Imitation, the saying goes, is the most sincere form of flattery. So either Governor Tom Wolf is in the running for president of the Barack Obama fan club, or the Wolf Administration lacks the capacity for original thought. In ways big and small Tom Wolf has copied the Obama governing strategy. The problem for the governor is that the Obama approach relies heavily on levers of power available to the president, but not to governors.
President Obama and Governor Wolf each ascended to the chief executive's office with skimpy political resumes. Obama had been a U.S. Senator for only two years when he ran for president. Wolf's only public service was as secretary of revenue in the Rendell Administration. Both interpreted their elections as mandates that simply didn't exist. Obama's election resulted from voter backlash over George W. Bush's unpopular wars. Wolf won simply because he wasn't Tom Corbett.
Their campaign organizations were similar. Barack Obama bested Hillary Rodham Clinton for the Democratic Presidential Nomination in 2008. Clinton loyalists populated the Democratic National Committee and were salted throughout the party structure. Obama built his own campaign apparatus, Obama for America, which allowed him to essentially bypass the official party. When Jim Burn refused to step down as state Democratic Party chairman, candidate Tom Wolf formed Fresh Start PA, again running his campaign outside of the formal party machinery.
Seeking to build upon their phantom mandates, both Obama and Wolf took office espousing grand ideas. Having tacked hard to the Left to win a competitive primary, Wolf named two erstwhile opponents, Katie McGinty and John Hanger as chief of staff and policy director. McGinty and Hanger are two of the most left-wing policy wonks in the state and immediately proposed a massive expansion of spending, along with a complex reworking of the state's tax structure that — if enacted — would result in the largest tax hike in state history. The scope of the proposed tax increase is so large it alone is bigger than the tax hikes proposed by governors of the other 49 states combined.
President Obama also came into office with big ideas. Most of those grand schemes failed, with the notable exception of the Affordable Care Act, or Obamacare, which became law but triggered massive Democratic congressional defeats the following year. In fact, Obama lost so many legislative battles he settled on a new strategy — bypassing congress and governing by executive order.
Governor Wolf's copying of the Obama playbook fails to take into account that Democrats controlled both houses of congress during his first year in office. Wolf has no such luxury. In fact, he began his term with Republicans solidly in control of the state senate and holding a historically high number of seats in the house. In another major departure from the Washington model, the GOP majorities in Harrisburg are cohesive with effective leadership, unlike the hapless Republicans in congress.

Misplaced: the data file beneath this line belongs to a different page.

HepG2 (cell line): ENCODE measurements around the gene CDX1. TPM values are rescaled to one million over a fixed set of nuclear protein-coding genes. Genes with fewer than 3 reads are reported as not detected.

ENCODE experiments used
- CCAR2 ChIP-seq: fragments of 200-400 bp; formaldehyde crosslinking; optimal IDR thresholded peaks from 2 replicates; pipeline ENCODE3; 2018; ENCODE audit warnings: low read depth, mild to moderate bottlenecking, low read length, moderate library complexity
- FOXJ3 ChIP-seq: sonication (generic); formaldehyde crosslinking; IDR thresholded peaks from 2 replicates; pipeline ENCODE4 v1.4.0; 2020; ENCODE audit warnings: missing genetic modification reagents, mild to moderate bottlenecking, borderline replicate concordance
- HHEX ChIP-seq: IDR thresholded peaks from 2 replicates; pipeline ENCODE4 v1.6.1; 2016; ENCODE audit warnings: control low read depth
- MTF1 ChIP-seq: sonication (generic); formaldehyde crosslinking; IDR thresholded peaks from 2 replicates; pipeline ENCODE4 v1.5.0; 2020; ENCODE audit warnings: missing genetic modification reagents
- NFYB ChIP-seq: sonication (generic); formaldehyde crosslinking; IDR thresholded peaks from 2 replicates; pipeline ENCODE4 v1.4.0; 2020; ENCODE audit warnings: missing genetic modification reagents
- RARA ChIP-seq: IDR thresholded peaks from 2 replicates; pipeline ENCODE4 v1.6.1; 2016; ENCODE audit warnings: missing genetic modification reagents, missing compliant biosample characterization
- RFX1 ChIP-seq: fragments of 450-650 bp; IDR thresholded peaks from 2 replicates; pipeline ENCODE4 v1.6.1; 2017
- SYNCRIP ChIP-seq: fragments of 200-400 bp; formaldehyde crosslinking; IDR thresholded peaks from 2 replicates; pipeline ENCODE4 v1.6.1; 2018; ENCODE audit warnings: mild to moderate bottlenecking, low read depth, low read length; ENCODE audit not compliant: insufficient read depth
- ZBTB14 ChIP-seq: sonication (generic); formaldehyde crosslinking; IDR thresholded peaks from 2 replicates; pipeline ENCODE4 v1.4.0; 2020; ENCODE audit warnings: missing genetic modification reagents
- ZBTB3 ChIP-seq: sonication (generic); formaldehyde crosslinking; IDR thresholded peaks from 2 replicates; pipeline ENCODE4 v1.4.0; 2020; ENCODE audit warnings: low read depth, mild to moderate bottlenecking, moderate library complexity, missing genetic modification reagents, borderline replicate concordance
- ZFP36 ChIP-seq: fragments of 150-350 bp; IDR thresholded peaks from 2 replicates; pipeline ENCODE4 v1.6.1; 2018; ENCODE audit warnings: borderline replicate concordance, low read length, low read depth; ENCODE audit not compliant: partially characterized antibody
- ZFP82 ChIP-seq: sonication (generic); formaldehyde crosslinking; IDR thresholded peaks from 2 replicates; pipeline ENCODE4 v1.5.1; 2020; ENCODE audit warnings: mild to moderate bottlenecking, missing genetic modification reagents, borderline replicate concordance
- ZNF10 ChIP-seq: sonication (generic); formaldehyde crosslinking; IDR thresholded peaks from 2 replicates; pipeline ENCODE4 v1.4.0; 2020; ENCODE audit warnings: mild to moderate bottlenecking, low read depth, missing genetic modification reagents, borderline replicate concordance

Like Obama, Tom Wolf has opted to run a perpetual campaign rather than trying to govern. Obama for America became Organizing for America as the president attempted to politically bludgeon Republicans into bending to his will. Likewise Governor Wolf has set up his own PAC and called in help from the Democratic Governors Association attacking Republicans for blocking his tax and spend agenda.
The problem with this strategy is it leads to gridlock. Washington has been beset by a series of high profile budget battles. Wolf vetoed the GOP-passed state budget and talks are at a stalemate. Worse for Wolf, the president's ace in the hole is his bully pulpit. Obama can count on a compliant national news media to beat the drums against Republicans. At the state level few media organizations have reporters at the capitol and state issues gain little public attention. That makes it considerably more difficult for Wolf to put voter pressure on a legislature that simply won't give in to his demands for more spending and higher taxes.
Finally, President Obama has consistently out-messaged national Republicans framing issues to his advantage. Tom Wolf has failed to do so. More spending and higher taxes play well in the Philadelphia region, but nowhere else. It is a message that quite simply won't sell statewide.
By not grasping the structural differences between the Obama approach and governing Penn's Woods Tom Wolf has wed a policy agenda that cannot be achieved. Thus the budget stand-off in Harrisburg will continue until the governor realizes he is no Barack Obama and accepts the reality that Harrisburg is a very different place than Washington, D.C.
(Lowman S. Henry is Chairman CEO of the Lincoln Institute and host of the weekly Lincoln Radio Journal. His e-mail address is firstname.lastname@example.org.)
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